When Glen James found himself in front of a room full of reporters earlier this week, he used his time in the spotlight to thank others.
He thanked the people who look after him at a homeless shelter. He thanked “every pedestrian stranger” who has given him spare change when he has panhandled on Boston sidewalks. He even thanked one of the city’s mayoral candidates who dropped $7 into his cup.
“It’s just nice to have some money in one’s pockets so that as a homeless man I don’t feel absolutely broke all the time,” he said in a written statement.
So it was no surprise that when James talked with Ethan Whittington by phone the next day, “he just kept saying thank you” to yet another stranger.
Whittington, a 27-year-old marketing accounts manager from Virginia, set up an online fund to raise money for James, whose good deed has prompted people across the nation to open up their hearts – and wallets.
James was honored by Boston police this week for turning in a backpack containing about $42,000. The bag was eventually returned to its owner. For his act of honesty, James was given a nice plaque and lots of applause.
After seeing a story about James online, Whittington wanted to do something more. His first idea was to raise a few hundred dollars by reaching out directly to friends. But as James’ story took off, so did Whittington’s fundraising campaign.
By week’s end, more than $100,000 had been donated.
“I never ever in my wildest dreams imagined this,” Whittington said.
Police say James flagged down officers patrolling the area in front of a TJ Maxx Store on a recent Saturday night. He told them he found a black backpack that contained “a large sum of money and a passport,” a police statement said.
Inside, authorities found $2,400 in cash and $39,500 in American Express Travelers Cheques as well as passports and personal papers. About an hour later, they got a call about a male customer at a Best Buy store who said he lost his backpack. That night, the backpack--and all the money stuffed inside--was returned to the owner.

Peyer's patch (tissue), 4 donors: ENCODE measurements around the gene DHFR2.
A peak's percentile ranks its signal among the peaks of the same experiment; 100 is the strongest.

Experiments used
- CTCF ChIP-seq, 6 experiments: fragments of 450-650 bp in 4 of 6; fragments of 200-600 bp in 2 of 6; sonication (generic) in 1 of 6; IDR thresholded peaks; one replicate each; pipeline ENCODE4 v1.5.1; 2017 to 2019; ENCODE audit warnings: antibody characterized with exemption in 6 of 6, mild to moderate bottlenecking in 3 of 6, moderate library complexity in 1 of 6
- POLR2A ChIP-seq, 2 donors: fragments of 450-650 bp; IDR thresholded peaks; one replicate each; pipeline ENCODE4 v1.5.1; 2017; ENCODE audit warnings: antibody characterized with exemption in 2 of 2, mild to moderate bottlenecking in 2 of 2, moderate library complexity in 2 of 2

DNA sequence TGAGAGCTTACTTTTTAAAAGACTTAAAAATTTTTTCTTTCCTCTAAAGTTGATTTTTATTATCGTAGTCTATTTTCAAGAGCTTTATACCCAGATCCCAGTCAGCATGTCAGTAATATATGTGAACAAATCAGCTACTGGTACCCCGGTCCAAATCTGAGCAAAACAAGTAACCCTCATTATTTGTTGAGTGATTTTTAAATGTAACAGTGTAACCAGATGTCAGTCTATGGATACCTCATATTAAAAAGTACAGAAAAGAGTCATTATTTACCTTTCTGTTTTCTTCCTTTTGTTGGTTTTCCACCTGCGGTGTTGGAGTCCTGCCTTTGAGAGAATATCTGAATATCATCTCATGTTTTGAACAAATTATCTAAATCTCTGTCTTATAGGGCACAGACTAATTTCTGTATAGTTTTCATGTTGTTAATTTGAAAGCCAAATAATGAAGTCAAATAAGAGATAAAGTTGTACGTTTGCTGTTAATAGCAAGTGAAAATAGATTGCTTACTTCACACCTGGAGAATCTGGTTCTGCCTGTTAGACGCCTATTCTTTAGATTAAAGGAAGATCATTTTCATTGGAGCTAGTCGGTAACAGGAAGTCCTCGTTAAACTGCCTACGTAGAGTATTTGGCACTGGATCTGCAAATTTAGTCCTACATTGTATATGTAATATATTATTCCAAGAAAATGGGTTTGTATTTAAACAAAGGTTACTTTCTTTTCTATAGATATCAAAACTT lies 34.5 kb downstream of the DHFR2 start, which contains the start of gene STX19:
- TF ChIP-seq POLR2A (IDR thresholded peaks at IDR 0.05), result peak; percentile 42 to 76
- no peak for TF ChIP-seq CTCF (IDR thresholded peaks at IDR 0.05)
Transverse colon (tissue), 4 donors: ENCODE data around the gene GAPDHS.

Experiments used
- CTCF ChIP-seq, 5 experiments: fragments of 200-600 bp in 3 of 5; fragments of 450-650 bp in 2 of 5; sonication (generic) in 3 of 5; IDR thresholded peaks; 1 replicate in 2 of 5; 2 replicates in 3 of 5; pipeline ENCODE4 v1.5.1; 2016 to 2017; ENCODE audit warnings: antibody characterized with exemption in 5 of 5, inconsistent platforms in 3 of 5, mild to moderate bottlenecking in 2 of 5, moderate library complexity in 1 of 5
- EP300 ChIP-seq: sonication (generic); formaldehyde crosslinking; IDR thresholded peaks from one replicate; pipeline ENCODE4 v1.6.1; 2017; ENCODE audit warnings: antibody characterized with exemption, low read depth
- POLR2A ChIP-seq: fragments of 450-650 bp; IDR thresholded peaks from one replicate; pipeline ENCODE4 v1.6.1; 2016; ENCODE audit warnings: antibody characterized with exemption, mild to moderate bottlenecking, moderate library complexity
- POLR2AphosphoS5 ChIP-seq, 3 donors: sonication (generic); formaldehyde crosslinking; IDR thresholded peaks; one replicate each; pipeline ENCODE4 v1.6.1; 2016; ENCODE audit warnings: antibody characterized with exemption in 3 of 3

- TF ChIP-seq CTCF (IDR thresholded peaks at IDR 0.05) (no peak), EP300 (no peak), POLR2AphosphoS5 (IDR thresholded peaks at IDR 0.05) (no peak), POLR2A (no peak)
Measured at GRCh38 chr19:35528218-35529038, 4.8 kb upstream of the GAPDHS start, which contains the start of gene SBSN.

Police Commissioner Edward F. Davis honored James at police headquarters on Monday. James, who stutters, distributed a handwritten statement to reporters. In it, he said he suffers from a disorder that causes bouts of vertigo, which in turn makes it hard to get a job.
Despite saying he has been homeless for years, he wrote: “Even if I were desperate for money, I would not have kept even a ... penny of the money I found.”
The story struck Whittington, who saw a “great opportunity to honor someone who has shown that there are still honorable people out there.” After setting up an online GoFundMe campaign, local and then national media spread the word.
As of Thursday, the campaign had more than 4,000 donors, some of whom have given hundreds, or even $1,000. Whittington said donations have been flowing in at a pace of about $2,000 to $3,000 per hour for days.
Whittington said he plans to personally visit James within the next two weeks and will either cut him a check or transfer the money into James’ bank account. He’s hoping to link the online campaign with James’ account so money can keep flowing in the years to come.
“The way it’s spread, I think this says a lot about people wanting to see the right thing being done,” he said. “Glen is responsible for sparking that. There are honest people out there. Not everything in the world is bad.”